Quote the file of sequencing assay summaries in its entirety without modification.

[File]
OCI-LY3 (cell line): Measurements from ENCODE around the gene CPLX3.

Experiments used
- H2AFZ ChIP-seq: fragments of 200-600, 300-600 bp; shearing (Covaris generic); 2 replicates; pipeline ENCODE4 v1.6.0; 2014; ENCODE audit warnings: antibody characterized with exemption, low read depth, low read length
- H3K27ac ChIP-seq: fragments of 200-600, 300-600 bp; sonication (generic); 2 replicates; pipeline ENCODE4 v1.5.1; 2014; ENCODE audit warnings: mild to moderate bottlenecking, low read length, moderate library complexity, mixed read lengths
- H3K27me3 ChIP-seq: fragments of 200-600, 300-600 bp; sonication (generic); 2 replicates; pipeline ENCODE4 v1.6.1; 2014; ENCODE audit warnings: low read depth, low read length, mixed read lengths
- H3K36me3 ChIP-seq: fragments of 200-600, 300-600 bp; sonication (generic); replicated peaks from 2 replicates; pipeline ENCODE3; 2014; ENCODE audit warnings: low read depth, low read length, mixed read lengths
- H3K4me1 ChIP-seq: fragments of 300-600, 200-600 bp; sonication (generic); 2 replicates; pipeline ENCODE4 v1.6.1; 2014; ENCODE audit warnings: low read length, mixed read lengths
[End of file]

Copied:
OCI-LY3 (cell line): Measurements from ENCODE around the gene CPLX3.

Experiments used
- H2AFZ ChIP-seq: fragments of 200-600, 300-600 bp; shearing (Covaris generic); 2 replicates; pipeline ENCODE4 v1.6.0; 2014; ENCODE audit warnings: antibody characterized with exemption, low read depth, low read length
- H3K27ac ChIP-seq: fragments of 200-600, 300-600 bp; sonication (generic); 2 replicates; pipeline ENCODE4 v1.5.1; 2014; ENCODE audit warnings: mild to moderate bottlenecking, low read length, moderate library complexity, mixed read lengths
- H3K27me3 ChIP-seq: fragments of 200-600, 300-600 bp; sonication (generic); 2 replicates; pipeline ENCODE4 v1.6.1; 2014; ENCODE audit warnings: low read depth, low read length, mixed read lengths
- H3K36me3 ChIP-seq: fragments of 200-600, 300-600 bp; sonication (generic); replicated peaks from 2 replicates; pipeline ENCODE3; 2014; ENCODE audit warnings: low read depth, low read length, mixed read lengths
- H3K4me1 ChIP-seq: fragments of 300-600, 200-600 bp; sonication (generic); 2 replicates; pipeline ENCODE4 v1.6.1; 2014; ENCODE audit warnings: low read length, mixed read lengths